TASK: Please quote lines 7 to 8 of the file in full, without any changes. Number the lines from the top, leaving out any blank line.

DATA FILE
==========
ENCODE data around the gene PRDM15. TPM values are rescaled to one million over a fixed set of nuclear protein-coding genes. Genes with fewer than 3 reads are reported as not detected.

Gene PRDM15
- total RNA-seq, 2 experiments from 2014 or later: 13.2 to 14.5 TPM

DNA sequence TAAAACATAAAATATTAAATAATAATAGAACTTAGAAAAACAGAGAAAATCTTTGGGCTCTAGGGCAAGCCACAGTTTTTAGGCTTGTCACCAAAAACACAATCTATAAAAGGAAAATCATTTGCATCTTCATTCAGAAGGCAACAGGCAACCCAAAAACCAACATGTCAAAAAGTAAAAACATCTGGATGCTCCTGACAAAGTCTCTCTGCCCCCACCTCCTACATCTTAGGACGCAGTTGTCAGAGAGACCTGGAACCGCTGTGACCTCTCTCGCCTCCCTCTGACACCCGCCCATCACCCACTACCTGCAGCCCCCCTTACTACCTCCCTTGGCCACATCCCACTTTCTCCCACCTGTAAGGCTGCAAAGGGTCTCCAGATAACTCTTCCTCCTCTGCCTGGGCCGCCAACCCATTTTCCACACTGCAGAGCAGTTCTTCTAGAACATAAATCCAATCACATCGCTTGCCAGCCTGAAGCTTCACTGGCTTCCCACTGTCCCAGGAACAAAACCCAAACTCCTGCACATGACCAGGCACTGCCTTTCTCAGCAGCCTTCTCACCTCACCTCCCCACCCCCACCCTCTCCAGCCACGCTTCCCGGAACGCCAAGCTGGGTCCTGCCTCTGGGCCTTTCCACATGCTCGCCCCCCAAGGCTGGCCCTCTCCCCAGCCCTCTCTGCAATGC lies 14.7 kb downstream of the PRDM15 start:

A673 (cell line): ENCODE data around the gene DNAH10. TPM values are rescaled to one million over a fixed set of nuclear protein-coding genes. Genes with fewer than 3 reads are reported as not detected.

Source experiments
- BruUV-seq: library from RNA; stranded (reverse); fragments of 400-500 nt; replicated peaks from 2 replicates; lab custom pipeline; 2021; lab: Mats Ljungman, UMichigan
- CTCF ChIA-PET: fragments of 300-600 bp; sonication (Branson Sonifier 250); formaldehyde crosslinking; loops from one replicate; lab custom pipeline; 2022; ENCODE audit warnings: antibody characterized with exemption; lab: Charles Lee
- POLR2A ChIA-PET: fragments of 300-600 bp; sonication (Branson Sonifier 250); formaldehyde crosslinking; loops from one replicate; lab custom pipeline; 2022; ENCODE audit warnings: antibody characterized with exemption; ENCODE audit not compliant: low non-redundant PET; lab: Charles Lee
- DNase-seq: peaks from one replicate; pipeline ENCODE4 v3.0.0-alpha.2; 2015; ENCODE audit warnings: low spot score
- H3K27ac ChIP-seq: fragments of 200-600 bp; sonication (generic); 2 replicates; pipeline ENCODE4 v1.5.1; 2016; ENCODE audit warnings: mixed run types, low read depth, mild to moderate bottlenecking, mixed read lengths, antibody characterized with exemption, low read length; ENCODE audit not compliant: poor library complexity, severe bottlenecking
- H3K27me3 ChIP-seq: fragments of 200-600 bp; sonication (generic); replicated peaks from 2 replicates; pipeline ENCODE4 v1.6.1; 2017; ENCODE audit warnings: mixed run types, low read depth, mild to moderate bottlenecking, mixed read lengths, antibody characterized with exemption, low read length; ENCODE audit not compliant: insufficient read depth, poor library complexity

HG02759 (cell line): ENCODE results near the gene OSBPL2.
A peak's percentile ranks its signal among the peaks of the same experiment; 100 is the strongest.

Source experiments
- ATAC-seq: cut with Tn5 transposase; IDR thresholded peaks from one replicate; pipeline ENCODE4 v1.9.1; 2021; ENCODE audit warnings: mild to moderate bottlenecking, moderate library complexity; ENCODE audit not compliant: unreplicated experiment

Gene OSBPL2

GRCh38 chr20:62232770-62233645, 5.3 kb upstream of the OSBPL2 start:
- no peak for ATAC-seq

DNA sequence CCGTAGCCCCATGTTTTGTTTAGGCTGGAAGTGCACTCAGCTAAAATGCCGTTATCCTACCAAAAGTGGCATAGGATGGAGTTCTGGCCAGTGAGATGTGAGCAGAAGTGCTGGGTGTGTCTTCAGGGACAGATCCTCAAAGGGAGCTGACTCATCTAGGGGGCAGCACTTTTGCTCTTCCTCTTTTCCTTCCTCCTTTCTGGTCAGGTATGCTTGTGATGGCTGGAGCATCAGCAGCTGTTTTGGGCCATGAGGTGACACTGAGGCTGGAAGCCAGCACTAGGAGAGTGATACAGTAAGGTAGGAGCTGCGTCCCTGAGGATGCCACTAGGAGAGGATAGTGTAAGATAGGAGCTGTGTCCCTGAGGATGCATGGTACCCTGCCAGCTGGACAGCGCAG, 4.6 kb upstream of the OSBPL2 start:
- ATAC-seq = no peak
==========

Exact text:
- BruUV-seq: library from RNA; stranded (reverse); fragments of 400-500 nt; replicated peaks from 2 replicates; lab custom pipeline; 2021; lab: Mats Ljungman, UMichigan
- CTCF ChIA-PET: fragments of 300-600 bp; sonication (Branson Sonifier 250); formaldehyde crosslinking; loops from one replicate; lab custom pipeline; 2022; ENCODE audit warnings: antibody characterized with exemption; lab: Charles Lee